TaylorMade Hits Ground Running with Maxfli Acquisition
HUGHES IN AT TAYLORMADE: Soon after taking over Maxfli late last year with a five-year deal to distribute the Maxfli and Slazenger golf brands, TaylorMade-adidas Golf has plucked some of Maxflis top marketing talent as well. Edward Hughes, who has steered Maxfli marketing since 1997, will now handle it as global general manager, effectively running all TaylorMade-related golf ball operations.
You wont see changes so much from a logo perspective, Hughes said, but weve changed the company structure. The changes are more related to the investment in the business and research and development. Now, of course, we have the R&D staff in Carlsbad [whereTaylorMade is headquartered] working on the business.
And well see a good bump in our tour presence; TaylorMades belief is that the tour is central to success.
Another advantage: TaylorMades ownership by adidas, the second largest sporting goods company in the world, with its expertise in athletic fabrics, could help Slazengers apparel line make a run at Nike.
Under the new setup Dunlop Slazenger Group will manufacture TaylorMade, Maxfli and Slazenger balls at Maxflis Westminster, S.C. plant, and TaylorMade will get them to market. Now Hughes will stop working for Dunlop Slazenger and report directly to Jim Stutts, TMaGs CEO. TaylorMade will also assemble Maxfli clubs.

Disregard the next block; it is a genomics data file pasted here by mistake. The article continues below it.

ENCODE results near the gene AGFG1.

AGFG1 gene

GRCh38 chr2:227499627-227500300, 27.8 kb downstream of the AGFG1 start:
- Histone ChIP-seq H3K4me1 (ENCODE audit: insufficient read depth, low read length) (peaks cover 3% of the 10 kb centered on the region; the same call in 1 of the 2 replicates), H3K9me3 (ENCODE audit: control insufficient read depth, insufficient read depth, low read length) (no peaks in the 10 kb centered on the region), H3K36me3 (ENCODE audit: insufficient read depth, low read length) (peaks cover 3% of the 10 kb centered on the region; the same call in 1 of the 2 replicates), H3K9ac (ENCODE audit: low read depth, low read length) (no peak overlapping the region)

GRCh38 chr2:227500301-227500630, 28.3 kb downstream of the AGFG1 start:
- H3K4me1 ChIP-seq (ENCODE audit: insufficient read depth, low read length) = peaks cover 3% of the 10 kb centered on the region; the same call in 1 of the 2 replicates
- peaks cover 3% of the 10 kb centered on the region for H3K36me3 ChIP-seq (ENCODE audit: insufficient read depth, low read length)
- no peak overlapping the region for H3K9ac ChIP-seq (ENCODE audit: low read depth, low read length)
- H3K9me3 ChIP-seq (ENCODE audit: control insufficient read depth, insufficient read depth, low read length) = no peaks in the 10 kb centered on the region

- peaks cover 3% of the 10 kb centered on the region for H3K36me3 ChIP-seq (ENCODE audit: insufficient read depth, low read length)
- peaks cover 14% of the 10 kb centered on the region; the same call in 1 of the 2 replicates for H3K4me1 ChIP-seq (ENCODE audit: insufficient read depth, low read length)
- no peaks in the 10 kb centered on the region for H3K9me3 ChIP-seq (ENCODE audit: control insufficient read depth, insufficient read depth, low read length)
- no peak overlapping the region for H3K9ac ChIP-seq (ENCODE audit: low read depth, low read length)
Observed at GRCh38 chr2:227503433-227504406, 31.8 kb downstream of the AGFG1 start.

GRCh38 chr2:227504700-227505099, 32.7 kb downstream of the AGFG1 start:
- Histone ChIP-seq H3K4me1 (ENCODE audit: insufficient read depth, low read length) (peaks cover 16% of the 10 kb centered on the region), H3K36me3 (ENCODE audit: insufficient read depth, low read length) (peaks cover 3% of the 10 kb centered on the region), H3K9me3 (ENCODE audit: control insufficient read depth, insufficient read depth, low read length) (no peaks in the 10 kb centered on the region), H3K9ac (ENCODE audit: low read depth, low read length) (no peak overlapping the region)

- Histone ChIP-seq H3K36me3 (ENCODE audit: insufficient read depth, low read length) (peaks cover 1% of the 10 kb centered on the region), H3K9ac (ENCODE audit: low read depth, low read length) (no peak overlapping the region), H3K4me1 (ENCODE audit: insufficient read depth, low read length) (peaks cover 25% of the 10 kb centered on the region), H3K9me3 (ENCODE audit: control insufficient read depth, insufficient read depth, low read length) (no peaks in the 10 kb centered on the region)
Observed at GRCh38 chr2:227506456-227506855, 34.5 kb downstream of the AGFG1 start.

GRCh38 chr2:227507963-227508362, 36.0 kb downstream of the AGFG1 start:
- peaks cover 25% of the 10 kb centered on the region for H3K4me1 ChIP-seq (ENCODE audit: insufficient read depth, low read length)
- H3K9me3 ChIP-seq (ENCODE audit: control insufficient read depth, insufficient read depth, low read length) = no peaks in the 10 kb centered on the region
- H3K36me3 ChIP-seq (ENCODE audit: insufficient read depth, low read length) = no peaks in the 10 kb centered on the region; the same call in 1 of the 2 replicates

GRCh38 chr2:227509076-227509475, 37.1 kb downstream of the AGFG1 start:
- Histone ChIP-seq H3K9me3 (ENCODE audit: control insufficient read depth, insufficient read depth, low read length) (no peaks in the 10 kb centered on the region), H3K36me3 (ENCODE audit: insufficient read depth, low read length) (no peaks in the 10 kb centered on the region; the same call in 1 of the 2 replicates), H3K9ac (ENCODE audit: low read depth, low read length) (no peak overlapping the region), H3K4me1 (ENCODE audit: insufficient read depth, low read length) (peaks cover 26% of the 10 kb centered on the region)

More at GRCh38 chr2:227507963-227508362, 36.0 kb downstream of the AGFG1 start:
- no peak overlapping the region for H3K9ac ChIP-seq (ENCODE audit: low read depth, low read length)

WATCH THAT TOUR COUNT: As if TMaG didnt have enough to keep its people busy ' that tour presence Hughes mentioned will be a big priority this year. Expect to see some new endorsement signings for dollars in the 70 thousand to 250 thousand range, as well as pool payments to any player who tees up with TMaG woods, irons and even putters.
How much money is on the table? Last year, TMaG pumped up the PGA Tour count of its 300 Series drivers with weekly payments of $1,500, say industry sources. No word yet on the level of 2002 tee-up payments for other TMaG clubs.